In the past it would have been a dream to do lung cancer screening with a simple blood test. Now it is a reality. Dr. Gerard Silvestri from the Medical University of South Carolina in Charleston has developed such a screening test. He used two biomarkers for lung cancer, proteins LG3BP and C163A that are very specific for lung cancer. These proteins leak from the tumor into the blood, and by taking a simple blood sample, measuring these proteins has become possible.
Physicians in the US detect almost 1.6 million nodules every year in people’s lungs. In the past bronchoscopies were necessary, along with a biopsy of the lung nodule. A pathologist had to determine whether the nodule was benign or cancerous.
Dr. Silvestri’s clinical trial
Dr. Silvestri and his research team have just completed a clinical trial. First of all, they found that it was 97% reliable in determining whether a nodule was benign or cancerous. Here is the research paper. In this clinical trial 685 patients presented with newly diagnosed single nodules in the lung. All the patients were 40 years or older. CT scan findings described the size of the nodules and the location within the lungs. Furthermore, bronchoscopy was the next step on those nodules that were close to a bronchus tube. In addition, transthoracic biopsies were necessary, if the nodule was growing in the lung tissue. 16% of the nodules were malignant (ie. lung cancer). Of these 59% were adenocarcinomas. All patients had a history of smoking.
False negative nodules (with negative blood test)
As a result Dr. Silvestri concluded that using this new blood test one could exclude the vast majority of cases who have benign nodules. Even, if a nodule received a false diagnosis being harmless, the follow-up CT scans would finally show growth in the case of cancer. At this point a biopsy would show the true diagnosis and a surgeon would remove the nodule.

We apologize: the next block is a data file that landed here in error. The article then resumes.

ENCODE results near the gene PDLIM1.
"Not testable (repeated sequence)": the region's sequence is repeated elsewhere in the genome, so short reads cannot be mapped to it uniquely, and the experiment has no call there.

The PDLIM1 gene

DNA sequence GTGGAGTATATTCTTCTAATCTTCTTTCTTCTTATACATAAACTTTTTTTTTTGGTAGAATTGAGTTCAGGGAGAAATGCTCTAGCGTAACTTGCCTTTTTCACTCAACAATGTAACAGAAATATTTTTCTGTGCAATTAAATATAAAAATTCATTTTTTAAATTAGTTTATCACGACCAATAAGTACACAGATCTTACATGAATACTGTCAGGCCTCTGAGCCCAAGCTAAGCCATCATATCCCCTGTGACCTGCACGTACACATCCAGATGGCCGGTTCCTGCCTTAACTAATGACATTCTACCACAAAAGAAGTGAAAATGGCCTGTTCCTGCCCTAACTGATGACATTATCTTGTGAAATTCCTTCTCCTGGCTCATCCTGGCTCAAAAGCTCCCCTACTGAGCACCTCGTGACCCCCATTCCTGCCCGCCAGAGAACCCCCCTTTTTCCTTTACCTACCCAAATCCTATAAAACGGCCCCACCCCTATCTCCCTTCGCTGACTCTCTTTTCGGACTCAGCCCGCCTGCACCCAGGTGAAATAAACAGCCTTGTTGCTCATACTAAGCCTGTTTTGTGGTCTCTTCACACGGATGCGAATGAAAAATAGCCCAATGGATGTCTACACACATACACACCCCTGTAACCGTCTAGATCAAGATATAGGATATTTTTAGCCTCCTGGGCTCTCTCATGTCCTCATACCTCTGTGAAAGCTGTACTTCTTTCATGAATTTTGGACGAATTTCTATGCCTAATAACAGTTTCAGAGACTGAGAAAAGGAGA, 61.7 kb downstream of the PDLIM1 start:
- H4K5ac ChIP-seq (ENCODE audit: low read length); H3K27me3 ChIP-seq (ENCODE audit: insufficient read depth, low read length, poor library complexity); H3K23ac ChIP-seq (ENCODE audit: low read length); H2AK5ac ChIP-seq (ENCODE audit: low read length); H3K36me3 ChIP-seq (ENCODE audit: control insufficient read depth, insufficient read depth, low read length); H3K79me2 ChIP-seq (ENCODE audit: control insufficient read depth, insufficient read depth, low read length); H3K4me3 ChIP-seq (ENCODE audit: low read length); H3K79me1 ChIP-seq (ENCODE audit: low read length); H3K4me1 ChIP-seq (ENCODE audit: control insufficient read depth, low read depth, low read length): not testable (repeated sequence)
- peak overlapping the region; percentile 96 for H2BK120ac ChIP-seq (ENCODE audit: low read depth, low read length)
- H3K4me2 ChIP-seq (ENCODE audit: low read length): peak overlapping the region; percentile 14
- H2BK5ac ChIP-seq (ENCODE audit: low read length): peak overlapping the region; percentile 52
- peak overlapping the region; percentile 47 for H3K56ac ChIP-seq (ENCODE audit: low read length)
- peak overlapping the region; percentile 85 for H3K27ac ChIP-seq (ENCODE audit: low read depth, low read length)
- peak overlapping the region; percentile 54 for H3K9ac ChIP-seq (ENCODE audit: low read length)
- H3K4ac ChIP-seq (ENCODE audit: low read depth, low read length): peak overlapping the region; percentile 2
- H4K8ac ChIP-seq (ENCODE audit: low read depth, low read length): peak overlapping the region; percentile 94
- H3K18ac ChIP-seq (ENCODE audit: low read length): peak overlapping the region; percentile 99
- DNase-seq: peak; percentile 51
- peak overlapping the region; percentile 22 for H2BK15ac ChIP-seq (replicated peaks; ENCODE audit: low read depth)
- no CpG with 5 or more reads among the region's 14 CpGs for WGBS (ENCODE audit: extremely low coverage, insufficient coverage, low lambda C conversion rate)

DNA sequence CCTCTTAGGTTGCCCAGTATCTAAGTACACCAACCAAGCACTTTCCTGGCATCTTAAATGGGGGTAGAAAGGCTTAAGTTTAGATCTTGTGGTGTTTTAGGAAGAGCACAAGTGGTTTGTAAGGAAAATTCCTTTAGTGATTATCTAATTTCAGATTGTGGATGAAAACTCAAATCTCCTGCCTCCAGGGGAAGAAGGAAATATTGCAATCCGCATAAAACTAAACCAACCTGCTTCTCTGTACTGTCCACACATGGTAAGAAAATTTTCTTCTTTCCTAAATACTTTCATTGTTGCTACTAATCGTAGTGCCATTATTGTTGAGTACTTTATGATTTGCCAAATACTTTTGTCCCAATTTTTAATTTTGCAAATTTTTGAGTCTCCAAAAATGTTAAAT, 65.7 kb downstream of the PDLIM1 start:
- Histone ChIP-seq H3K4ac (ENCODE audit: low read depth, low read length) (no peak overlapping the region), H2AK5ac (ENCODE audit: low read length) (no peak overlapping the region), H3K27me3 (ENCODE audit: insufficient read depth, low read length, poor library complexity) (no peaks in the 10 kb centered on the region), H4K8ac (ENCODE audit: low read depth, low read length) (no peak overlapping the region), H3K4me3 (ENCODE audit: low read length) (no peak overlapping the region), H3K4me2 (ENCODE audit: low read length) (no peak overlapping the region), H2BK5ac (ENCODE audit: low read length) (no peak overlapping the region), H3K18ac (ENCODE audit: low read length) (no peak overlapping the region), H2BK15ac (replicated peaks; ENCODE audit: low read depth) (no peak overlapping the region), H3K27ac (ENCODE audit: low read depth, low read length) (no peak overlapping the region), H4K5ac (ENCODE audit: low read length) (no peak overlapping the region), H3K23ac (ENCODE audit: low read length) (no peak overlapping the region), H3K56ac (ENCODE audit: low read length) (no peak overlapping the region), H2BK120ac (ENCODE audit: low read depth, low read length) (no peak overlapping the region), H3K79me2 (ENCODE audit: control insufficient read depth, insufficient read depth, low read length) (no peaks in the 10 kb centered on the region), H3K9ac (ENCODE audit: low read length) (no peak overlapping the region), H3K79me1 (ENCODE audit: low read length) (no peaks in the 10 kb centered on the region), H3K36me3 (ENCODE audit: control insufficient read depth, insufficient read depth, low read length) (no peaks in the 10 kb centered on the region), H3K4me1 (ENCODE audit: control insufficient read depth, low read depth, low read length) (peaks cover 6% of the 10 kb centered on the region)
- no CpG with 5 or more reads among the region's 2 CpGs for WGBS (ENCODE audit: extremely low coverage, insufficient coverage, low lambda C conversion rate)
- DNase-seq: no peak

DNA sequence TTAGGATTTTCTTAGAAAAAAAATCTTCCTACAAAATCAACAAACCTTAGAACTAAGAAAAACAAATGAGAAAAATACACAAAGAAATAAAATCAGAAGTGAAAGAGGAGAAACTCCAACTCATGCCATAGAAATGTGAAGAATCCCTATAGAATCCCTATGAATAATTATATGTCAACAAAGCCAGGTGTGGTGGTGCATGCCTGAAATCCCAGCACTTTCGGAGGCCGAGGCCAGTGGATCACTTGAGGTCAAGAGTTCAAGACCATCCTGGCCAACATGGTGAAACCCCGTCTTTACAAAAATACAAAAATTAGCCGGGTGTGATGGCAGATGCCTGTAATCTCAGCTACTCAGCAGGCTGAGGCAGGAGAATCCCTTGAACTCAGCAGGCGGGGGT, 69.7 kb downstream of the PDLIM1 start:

A low-risk tumor,” Dr. Silvestri said, “will be followed with serial imaging. After 2 years of periodical, computed tomography scans and without evidence of growth, we can say it’s benign.”
Dr. Silvestri noted that incorporating the blood screening method into the work-up of lung nodules is an advantage. It results in 40% less invasive procedures on patients. This method is combined with the traditional ways of treating patients with lung nodules. But the more invasive procedures are only applied when absolutely necessary, like in the case of the malignant lung cancers. Patients with benign lung lesions will not have to undergo the more invasive procedures.
Dr. Silvestri and colleagues said: “the next step from here should be to conduct a clinical utility study to assess how clinical decision-making and use of invasive procedures are altered with knowledge of the results of the recently studied test.”
A clinical trial showed that there is a good correlation between malignant (cancerous) lung nodules and a positive screening test. This involved two biomarkers for lung cancer, proteins LG3BP and C163A. When this test is positive, there is a high probability (97%) that there is an underlying lung cancer present. When negative, the probability is high that the lung nodule is harmless. This knowledge helps in the decision making process. In the case of early cancer, surgery would be the next step. In the case of a benign nodule, observation would be the next step. The authors have suggested a prospective clinical trial where this method of lung cancer detection will undergo further testing.